Posted in: Disc Reviews by Brent Lorentson on August 6th, 2012
Going into this film all I really knew was that it was written and directed by Mario Van Peebles (New Jack City) and a vague memory of the trailer I caught on a previous DVD I reviewed. One look at the unappealing cover and it had me thinking I got stuck with a low-budget Step Up knockoff, and I just really wasn’t looking forward to this film, but I do try and stay optimistic, because sometimes you never know when something good may come along. This is one of those films. It’s not great, and it’s hard to even consider putting this in the same league as The Breakfast Club as the DVD cover innocently makes that connection. But of all the high school films that have come out in previous years, in my humble opinion this may be the best one out there as it tackles some very delicate and important issues without coming off like a bad movie of the week.
With prom on the horizon and seniors getting ready for graduation and college, Hendrix (Mandella Van Peebles), a junior, has his mind set on getting a car of his own and asking Cheyenne (Simone Battle) a senior, to the prom. His friends are excited about the prom as well but more so about the prospect of losing their virginity by the night of the dance. They’re so excited that they make a bet to see who of their group will be the first to pop the proverbial cherry. The bad news for Hendrix is that Cheyenne has an overprotective father that just so happens to be a cop (played by Michael Jai White) and he won’t even consider a guy to date his daughter unless he at least has a 3.5 GPA. This minor speed bump doesn’t stop Hendrix from trying, so he asks for her help in tutoring him, and in return Hendrix offers to help her with her graduation video that revolves around the notion of success.
Since the kids in the film all go to an art school and with Hendrix having a good business sense, to make money he organizes house parties and has fellow classmates and friends to partake in rap battles or simply perform at the parties where record label executives are invited. It’s here we see the school’s brooding underachiever C.C .(Conscious Criminal played by Y.G.) shine in the rap battle only to have to turn over his money to his older brother Big D (Snoop Dogg, sorry, will not abide in calling him Snoop Lion). And it is also at the party where we see Hendrix’s friends laying the ground work for making their dates for prom.
It’s during the making of the video where the film finds its emotional core as the students attempt to conduct the interviews with the homeless, offering them five dollars for their consent. Many of the students here are rude and obnoxious to the point you really want to punch them, while a few of students see this as an eye-opening experience. This was the high mark of the film as we see the reactions of the students when interviewing a teen like themselves who is on the streets trying to support her mother, and then things become all the more difficult when they find a young child asking them to interview his grandmother. Between this and then recalling the bus monitor incident earlier this year, it had me wonder if any value could come out of students being required to volunteer with the shelters to graduate. This film really hit the point that we live in a time where kids have gotten out of hand and don’t understand the consequences of their actions.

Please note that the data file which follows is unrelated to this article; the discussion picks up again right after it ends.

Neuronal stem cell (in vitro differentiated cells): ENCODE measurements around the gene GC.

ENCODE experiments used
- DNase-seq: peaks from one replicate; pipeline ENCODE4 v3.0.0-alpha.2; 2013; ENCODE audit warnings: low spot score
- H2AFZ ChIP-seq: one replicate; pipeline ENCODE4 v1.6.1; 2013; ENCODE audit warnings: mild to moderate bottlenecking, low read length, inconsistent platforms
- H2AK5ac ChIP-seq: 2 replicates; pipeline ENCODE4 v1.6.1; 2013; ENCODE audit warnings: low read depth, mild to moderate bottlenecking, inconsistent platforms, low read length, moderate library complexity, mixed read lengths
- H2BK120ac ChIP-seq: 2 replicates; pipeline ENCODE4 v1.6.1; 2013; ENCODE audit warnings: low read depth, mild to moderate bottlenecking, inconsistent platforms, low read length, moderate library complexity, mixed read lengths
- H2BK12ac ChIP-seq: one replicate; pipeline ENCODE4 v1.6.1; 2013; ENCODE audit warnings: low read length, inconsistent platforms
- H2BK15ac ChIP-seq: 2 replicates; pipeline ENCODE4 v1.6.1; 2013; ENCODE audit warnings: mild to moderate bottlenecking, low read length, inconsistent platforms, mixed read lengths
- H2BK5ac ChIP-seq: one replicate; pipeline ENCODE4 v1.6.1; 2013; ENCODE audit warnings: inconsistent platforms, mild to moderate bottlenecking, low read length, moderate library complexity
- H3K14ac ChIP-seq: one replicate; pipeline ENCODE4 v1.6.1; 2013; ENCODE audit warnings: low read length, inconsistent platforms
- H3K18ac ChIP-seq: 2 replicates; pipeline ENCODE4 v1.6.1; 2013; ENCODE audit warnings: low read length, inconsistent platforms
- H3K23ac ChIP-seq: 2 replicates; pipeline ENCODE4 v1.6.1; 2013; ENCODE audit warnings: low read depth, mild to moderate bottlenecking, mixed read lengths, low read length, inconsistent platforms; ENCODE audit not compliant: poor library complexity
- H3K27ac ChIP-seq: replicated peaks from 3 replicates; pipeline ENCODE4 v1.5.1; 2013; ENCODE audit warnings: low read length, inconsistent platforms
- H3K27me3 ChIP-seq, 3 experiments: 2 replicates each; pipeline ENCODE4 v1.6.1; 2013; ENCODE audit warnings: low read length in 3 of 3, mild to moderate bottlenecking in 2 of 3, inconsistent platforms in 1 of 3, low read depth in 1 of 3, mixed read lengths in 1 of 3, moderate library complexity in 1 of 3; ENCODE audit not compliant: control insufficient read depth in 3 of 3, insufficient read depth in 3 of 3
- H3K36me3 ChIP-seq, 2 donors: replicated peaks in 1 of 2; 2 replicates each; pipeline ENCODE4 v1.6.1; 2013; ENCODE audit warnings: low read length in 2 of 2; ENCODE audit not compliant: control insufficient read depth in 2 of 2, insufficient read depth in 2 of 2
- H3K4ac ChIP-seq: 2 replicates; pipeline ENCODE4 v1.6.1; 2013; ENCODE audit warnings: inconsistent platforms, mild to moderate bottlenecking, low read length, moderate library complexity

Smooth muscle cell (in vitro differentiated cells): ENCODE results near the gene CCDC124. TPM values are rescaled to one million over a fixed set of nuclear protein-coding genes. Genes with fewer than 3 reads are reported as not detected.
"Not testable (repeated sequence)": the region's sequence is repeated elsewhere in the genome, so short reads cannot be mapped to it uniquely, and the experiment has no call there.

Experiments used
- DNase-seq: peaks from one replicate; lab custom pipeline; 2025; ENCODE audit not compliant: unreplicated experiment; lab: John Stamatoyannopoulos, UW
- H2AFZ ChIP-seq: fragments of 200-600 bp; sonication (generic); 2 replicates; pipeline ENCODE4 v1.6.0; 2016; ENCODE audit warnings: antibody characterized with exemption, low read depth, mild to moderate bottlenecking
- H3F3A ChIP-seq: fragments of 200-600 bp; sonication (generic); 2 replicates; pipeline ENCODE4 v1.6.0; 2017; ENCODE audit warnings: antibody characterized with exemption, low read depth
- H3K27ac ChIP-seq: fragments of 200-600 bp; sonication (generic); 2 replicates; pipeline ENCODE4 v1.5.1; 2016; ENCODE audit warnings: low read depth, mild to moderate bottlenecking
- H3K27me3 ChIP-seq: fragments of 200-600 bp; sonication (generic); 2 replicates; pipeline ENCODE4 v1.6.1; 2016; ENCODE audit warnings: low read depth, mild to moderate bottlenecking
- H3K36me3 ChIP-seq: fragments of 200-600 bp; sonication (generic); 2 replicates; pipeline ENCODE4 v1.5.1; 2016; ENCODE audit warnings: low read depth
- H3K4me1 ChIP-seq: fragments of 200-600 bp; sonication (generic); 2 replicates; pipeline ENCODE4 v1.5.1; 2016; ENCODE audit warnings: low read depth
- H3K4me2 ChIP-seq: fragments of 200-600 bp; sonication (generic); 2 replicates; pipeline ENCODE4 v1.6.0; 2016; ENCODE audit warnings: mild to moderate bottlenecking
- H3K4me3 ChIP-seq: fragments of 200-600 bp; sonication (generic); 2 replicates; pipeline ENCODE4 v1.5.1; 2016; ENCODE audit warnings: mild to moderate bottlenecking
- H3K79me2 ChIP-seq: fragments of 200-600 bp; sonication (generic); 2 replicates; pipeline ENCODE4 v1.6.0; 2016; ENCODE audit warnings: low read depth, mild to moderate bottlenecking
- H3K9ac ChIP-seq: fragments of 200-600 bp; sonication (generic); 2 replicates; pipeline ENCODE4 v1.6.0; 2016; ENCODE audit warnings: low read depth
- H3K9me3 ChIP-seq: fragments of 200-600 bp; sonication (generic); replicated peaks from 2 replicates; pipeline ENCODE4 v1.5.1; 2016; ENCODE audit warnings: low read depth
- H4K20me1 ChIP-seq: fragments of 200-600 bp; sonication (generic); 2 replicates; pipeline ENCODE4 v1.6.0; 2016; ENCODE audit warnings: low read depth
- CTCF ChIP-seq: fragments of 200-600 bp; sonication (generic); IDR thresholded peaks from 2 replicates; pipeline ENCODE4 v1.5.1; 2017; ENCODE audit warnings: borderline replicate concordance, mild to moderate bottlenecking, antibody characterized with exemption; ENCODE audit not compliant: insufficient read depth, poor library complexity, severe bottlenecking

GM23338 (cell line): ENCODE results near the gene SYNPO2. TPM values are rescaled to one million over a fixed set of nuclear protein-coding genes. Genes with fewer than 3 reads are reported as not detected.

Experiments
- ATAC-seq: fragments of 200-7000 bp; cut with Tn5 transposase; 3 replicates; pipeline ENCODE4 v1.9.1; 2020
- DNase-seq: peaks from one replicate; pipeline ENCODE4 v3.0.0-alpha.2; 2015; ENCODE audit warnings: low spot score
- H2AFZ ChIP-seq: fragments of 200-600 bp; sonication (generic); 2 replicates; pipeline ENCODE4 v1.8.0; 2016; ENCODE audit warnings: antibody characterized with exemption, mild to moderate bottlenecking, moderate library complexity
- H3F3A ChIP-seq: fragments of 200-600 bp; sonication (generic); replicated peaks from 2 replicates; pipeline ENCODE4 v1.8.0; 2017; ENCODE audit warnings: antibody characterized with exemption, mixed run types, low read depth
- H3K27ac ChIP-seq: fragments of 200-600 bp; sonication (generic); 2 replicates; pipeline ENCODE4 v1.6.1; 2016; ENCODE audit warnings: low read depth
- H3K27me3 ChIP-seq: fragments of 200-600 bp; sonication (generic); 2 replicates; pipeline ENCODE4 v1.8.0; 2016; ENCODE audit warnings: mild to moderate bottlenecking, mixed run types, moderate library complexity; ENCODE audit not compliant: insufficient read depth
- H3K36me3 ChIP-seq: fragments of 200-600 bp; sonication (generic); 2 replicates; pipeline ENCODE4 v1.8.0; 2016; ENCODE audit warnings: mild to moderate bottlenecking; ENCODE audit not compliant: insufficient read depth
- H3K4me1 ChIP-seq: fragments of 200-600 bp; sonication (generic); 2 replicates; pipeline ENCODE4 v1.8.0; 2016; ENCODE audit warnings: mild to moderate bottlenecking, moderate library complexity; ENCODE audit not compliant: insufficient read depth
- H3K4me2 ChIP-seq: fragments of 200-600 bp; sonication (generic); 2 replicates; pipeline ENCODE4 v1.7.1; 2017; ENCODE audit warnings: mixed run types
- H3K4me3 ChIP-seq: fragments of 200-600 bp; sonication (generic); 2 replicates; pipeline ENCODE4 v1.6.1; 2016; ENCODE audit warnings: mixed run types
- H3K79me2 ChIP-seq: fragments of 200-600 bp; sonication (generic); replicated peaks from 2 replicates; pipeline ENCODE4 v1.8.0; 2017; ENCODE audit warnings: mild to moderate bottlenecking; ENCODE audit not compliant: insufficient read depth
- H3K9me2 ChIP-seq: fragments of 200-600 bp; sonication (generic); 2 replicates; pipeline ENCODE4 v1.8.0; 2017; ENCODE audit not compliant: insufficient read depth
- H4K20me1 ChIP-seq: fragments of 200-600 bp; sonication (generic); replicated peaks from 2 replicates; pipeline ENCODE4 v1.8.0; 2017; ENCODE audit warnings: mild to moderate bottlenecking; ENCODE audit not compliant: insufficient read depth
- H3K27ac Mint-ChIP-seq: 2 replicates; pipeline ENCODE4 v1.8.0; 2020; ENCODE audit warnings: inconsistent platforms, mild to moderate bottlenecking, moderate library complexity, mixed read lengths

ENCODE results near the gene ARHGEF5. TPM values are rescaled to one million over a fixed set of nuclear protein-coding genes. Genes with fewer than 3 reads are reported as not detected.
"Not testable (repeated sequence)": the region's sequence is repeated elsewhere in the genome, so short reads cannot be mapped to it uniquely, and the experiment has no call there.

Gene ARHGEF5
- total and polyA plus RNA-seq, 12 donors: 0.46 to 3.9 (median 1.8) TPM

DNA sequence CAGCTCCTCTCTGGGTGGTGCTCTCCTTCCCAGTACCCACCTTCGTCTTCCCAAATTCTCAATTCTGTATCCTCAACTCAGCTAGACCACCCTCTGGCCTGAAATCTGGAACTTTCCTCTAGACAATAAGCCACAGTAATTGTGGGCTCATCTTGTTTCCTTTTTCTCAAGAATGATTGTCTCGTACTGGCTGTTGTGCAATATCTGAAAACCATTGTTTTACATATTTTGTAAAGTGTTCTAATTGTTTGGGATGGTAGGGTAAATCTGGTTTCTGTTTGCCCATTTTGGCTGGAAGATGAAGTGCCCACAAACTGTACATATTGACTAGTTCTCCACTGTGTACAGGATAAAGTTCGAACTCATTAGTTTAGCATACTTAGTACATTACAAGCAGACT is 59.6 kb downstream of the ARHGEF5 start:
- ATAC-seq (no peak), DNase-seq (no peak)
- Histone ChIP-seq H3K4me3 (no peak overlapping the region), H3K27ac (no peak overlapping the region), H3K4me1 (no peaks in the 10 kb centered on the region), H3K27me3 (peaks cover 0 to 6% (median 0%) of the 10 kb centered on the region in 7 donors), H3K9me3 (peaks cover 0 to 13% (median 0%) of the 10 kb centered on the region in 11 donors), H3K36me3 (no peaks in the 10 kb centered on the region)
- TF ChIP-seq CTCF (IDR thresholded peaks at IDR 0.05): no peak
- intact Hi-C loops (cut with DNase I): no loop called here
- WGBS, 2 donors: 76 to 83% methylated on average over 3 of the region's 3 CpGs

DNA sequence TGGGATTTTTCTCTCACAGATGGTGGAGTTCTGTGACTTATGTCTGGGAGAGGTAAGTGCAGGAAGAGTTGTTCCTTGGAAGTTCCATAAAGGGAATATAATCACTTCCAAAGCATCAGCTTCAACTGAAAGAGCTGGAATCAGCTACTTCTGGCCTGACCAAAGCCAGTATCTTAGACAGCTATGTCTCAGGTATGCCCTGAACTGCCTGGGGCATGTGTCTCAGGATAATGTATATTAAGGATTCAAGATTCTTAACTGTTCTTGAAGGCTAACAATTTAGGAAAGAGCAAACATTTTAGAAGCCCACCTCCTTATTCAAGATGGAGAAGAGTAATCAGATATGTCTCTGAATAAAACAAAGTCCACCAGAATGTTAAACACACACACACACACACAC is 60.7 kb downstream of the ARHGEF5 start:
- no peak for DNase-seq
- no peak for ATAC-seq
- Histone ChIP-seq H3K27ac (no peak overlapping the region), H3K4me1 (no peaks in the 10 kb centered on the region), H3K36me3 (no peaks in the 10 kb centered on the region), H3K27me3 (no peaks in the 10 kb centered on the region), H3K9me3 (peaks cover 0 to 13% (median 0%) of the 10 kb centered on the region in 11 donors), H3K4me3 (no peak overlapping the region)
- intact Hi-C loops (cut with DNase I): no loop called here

As the rest of the film plays out it seems to lose its momentum till a sequence plays out involving the theft of the money meant to go towards the big dance. Having a student step up and do the right thing and confess, though I don’t ever think this would really happen, I feel it was Van Peebles’ intention to simply say he has hope in the youth of America and that there are those out there willing to sacrifice for the better of the majority.
The relationship of father and son as well as teacher and student was handled so well here in the dynamic between real life father and son Mario and Mandella Van Peebles. This film seemed to be a family affair as many others of the Van Peebles family are throughout the film, but it’s seeing Mario and Mandella together that really shone with that chemistry that just can’t be faked, that only can be found in the interaction of a real life father and son together. Mandella has some big shoes to fill, but the potential is definitely there on the screen, and we can only hope he follows in the footsteps of his family and strives to make a difference in the film community.
Before I let this movie go, though, I have to comment on the biggest drawback of the film, and it’s mainly on the technical side. There is way too much flash here. This isn’t a music video, this is a solid drama that should have been treated as such. The various split screens and some of the flashy effects in the titles simply hurt not helped here. Where the editing could have helped most would have come in the form of a leaner film trimming at least 15 minutes off. Overall, though, this is a good movie with a good message for teens.